Prologue: "And So It Is Over" 1. "I Wanted to Get Out..." 2. "A Nice Little Column" 3. "A Slightly Used Secondhand Man..." 4. "In It to the Hilt..." 5. "I'll Just Drift with the War..." 6. "The Number-One Correspondent..." 7. "The Ghastly Brotherhood..." 8. "An Awful Knowledge..." 9. "You Alone Are Left Alive..." 10. "The Pyle Phenomenon" 11. "An End to This Wandering" Epilogue: "What I See" Appendix: An Ernie Pyle Sampler Notes A Note on Sources Acknowledgments Index
James Tobin is a prizewinning reporter for the "Detroit News." A Pulitzer Prize nominee, he earned a Ph.D. in history from the University of Michigan. He lives with his wife and two daughters in Ann Arbor, Michigan.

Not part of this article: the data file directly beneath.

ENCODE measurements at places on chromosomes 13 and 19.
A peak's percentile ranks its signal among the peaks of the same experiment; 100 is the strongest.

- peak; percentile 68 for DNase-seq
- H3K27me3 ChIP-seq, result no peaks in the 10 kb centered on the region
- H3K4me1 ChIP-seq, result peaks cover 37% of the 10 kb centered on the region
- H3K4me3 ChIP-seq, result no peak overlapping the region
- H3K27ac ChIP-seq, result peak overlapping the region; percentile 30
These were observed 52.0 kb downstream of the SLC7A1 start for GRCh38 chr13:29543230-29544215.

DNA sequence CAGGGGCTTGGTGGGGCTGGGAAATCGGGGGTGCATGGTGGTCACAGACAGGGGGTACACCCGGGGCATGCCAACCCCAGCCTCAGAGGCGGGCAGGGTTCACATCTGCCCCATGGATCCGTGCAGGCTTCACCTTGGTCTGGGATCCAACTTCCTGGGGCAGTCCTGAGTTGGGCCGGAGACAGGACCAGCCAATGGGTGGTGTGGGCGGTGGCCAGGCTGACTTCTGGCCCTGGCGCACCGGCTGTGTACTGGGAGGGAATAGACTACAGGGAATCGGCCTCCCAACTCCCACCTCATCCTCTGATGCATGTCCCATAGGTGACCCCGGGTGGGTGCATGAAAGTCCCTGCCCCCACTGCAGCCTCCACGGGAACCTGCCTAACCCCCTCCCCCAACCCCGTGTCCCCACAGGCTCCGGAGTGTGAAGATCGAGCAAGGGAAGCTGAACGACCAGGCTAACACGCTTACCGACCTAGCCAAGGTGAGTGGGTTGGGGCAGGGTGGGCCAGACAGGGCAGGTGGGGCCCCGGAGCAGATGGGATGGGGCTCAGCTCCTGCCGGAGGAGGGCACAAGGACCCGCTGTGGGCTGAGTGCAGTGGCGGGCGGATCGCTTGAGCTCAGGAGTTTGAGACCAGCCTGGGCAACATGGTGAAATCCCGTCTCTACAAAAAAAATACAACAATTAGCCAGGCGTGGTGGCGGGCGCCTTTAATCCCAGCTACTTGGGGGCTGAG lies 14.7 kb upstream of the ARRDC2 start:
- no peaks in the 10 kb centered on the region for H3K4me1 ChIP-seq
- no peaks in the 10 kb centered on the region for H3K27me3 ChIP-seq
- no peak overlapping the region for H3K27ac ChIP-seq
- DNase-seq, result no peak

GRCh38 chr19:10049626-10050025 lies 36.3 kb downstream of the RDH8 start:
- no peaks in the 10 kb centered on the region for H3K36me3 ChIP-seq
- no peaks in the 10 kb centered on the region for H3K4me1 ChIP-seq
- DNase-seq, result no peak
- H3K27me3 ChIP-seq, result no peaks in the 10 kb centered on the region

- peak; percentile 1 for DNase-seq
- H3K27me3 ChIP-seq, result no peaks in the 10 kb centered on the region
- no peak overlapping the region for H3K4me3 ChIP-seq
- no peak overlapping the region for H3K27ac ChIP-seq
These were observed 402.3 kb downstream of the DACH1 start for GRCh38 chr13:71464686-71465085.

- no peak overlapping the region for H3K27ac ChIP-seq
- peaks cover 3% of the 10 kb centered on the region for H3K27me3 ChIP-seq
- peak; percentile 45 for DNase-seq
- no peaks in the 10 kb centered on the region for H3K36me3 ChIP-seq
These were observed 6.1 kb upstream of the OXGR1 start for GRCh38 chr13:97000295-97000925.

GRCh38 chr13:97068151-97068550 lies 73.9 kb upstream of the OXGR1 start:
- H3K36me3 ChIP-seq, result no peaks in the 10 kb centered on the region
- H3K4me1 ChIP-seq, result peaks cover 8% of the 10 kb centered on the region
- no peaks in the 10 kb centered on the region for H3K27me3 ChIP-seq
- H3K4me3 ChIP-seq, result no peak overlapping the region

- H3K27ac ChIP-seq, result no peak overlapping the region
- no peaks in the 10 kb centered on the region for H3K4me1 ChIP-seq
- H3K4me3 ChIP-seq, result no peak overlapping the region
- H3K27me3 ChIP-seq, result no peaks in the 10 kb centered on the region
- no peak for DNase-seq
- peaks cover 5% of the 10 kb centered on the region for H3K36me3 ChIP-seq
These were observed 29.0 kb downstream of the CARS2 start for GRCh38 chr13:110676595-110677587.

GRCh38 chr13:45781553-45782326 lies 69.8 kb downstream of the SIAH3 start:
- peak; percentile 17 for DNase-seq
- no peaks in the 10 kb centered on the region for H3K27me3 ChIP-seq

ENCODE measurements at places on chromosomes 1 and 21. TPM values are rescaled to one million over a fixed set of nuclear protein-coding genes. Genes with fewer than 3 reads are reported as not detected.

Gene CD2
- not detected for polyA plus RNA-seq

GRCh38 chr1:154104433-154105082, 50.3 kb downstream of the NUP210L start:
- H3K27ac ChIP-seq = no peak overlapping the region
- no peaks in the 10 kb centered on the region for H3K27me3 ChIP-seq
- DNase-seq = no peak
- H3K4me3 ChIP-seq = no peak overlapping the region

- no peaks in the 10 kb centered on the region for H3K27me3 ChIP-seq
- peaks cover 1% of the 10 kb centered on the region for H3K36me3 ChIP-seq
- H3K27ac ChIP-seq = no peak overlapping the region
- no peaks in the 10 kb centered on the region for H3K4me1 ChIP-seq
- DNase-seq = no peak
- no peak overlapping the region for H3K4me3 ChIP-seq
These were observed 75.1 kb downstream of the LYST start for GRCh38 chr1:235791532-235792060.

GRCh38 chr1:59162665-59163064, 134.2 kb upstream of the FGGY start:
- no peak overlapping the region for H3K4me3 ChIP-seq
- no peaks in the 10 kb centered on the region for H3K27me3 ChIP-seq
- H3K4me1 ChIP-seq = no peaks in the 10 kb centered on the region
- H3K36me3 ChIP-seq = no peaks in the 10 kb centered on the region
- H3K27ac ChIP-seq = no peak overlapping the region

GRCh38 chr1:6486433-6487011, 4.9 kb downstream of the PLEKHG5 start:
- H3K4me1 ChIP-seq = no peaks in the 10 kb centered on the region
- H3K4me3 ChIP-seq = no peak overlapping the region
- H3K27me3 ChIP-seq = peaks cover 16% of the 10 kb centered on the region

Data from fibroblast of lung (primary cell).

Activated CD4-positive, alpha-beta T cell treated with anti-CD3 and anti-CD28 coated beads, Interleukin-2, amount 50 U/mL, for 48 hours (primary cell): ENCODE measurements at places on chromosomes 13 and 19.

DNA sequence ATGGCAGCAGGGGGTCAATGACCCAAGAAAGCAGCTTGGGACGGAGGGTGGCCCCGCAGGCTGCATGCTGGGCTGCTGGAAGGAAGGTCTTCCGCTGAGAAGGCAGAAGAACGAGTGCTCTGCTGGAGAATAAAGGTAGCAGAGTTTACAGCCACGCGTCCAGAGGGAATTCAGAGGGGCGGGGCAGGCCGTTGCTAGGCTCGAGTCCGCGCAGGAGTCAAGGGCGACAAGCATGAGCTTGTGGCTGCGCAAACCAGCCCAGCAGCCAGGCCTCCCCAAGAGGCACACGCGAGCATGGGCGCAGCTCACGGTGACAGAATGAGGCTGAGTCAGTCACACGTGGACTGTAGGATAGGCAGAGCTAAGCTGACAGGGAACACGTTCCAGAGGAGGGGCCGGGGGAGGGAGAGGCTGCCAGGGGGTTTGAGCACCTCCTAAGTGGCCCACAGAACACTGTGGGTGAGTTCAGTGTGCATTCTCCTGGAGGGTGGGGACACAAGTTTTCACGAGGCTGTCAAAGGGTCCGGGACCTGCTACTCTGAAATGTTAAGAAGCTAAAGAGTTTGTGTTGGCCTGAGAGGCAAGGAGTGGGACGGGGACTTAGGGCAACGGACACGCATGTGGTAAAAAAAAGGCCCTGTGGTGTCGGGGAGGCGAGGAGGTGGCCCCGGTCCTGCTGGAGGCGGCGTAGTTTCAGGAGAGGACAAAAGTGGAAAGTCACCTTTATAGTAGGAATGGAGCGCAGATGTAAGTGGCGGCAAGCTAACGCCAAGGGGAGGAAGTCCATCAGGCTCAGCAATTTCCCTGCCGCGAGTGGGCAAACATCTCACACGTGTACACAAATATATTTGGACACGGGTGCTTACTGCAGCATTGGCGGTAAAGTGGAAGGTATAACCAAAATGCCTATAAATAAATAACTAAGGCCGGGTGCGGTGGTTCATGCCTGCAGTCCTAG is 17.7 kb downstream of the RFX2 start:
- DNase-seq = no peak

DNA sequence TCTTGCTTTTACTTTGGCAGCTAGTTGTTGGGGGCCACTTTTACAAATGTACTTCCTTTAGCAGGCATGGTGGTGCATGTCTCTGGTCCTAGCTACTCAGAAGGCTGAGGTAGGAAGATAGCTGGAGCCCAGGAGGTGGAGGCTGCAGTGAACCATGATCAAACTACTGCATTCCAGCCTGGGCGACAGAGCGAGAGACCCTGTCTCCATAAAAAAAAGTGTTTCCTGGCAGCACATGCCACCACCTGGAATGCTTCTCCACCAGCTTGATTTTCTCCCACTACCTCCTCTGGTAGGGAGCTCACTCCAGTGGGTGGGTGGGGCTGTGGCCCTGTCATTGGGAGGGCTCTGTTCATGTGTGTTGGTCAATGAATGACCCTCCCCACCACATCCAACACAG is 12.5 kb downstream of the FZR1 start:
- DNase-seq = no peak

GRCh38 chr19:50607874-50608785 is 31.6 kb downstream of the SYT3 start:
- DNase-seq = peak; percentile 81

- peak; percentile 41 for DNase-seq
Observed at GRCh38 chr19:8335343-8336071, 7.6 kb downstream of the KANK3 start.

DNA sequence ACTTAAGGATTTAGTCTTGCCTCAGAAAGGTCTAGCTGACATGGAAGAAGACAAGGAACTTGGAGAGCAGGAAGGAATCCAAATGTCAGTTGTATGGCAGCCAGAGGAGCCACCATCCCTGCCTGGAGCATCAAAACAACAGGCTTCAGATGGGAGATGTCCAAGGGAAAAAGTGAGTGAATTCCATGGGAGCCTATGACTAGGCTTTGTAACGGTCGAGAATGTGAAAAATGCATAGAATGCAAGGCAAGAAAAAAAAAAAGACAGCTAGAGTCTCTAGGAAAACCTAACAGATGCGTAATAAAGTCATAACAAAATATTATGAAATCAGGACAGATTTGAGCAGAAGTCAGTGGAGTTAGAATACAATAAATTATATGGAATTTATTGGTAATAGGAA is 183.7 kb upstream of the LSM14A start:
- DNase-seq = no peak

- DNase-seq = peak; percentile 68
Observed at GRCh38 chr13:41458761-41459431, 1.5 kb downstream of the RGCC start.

"Barely a half century ago Ernie Pyle was one of the most famous people in America . . . both the chronicler of the common man and its embodiment. Now, five decades after his death from Japanese fire on a small island in the Pacific, Pyle has had the good fortune to fall under the scrutiny of a sympathetic, unsentimental and scrupulous biographer. . . . The result is a thorough, revealing book." -- The Washington Post Book World "What makes this biography so fascinating . . . is the story of Pyle himself, a man seemingly driven by demons and nagged by self-doubt who accomplished so much. . . . Anyone with an interest in the power of the written word will be intrigued -- and will lament that Pyle was the sort of character unlikely to be seen again." -- The Philadelphia Inquirer "James Tobin's magnificent new biography of Pyle should do much to renew the luster of his name and revive interest in his extraordinary work. . . . This clear-eyed, unsentimental, beautifully written biography is a classic worthy of the man it celebrates." -- The Cleveland Plain Dealer "This is the portrait of a complex, enormously gifted but tortured writer . . . but it is much more: few books about combat journalism have so vividly depicted the fascinating interactions between war correspondents, soldiers and folks back home. . . . World War II was quintessentially Ernie Pyle's war, and Mr. Tobin brilliantly explains why." -- The New York Times Book Review